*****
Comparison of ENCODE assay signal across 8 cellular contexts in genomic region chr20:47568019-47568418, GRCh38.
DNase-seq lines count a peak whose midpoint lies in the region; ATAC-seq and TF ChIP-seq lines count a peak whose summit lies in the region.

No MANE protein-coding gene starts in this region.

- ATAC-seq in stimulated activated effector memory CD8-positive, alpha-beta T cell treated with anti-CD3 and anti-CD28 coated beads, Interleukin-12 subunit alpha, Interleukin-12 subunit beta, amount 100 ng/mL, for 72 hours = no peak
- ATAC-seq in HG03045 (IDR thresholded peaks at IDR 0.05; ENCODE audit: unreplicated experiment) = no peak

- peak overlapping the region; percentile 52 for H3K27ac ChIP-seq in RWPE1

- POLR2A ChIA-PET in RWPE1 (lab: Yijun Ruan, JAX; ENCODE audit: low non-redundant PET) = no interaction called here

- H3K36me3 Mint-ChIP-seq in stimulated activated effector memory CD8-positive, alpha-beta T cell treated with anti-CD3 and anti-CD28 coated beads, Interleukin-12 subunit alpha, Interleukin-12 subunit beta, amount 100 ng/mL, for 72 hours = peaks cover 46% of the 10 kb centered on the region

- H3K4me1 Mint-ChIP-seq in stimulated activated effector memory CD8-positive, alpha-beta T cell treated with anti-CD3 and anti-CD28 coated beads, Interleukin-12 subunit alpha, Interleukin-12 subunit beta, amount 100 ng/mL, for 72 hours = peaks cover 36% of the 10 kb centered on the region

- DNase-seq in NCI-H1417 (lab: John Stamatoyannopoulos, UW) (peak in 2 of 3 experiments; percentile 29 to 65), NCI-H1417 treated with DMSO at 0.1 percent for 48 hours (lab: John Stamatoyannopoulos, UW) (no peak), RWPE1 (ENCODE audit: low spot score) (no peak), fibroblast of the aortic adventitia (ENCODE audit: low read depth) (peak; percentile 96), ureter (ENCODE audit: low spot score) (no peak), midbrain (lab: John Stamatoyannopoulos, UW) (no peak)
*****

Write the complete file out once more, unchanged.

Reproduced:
Comparison of ENCODE assay signal across 8 cellular contexts in genomic region chr20:47568019-47568418, GRCh38.
DNase-seq lines count a peak whose midpoint lies in the region; ATAC-seq and TF ChIP-seq lines count a peak whose summit lies in the region.

No MANE protein-coding gene starts in this region.

- ATAC-seq in stimulated activated effector memory CD8-positive, alpha-beta T cell treated with anti-CD3 and anti-CD28 coated beads, Interleukin-12 subunit alpha, Interleukin-12 subunit beta, amount 100 ng/mL, for 72 hours = no peak
- ATAC-seq in HG03045 (IDR thresholded peaks at IDR 0.05; ENCODE audit: unreplicated experiment) = no peak

- peak overlapping the region; percentile 52 for H3K27ac ChIP-seq in RWPE1

- POLR2A ChIA-PET in RWPE1 (lab: Yijun Ruan, JAX; ENCODE audit: low non-redundant PET) = no interaction called here

- H3K36me3 Mint-ChIP-seq in stimulated activated effector memory CD8-positive, alpha-beta T cell treated with anti-CD3 and anti-CD28 coated beads, Interleukin-12 subunit alpha, Interleukin-12 subunit beta, amount 100 ng/mL, for 72 hours = peaks cover 46% of the 10 kb centered on the region

- H3K4me1 Mint-ChIP-seq in stimulated activated effector memory CD8-positive, alpha-beta T cell treated with anti-CD3 and anti-CD28 coated beads, Interleukin-12 subunit alpha, Interleukin-12 subunit beta, amount 100 ng/mL, for 72 hours = peaks cover 36% of the 10 kb centered on the region

- DNase-seq in NCI-H1417 (lab: John Stamatoyannopoulos, UW) (peak in 2 of 3 experiments; percentile 29 to 65), NCI-H1417 treated with DMSO at 0.1 percent for 48 hours (lab: John Stamatoyannopoulos, UW) (no peak), RWPE1 (ENCODE audit: low spot score) (no peak), fibroblast of the aortic adventitia (ENCODE audit: low read depth) (peak; percentile 96), ureter (ENCODE audit: low spot score) (no peak), midbrain (lab: John Stamatoyannopoulos, UW) (no peak)